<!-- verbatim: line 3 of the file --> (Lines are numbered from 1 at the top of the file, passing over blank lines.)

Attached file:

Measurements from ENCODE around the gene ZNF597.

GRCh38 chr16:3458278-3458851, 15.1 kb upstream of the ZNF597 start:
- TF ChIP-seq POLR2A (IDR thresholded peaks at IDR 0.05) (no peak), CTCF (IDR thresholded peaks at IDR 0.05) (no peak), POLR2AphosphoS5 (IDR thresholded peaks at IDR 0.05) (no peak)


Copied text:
- TF ChIP-seq POLR2A (IDR thresholded peaks at IDR 0.05) (no peak), CTCF (IDR thresholded peaks at IDR 0.05) (no peak), POLR2AphosphoS5 (IDR thresholded peaks at IDR 0.05) (no peak)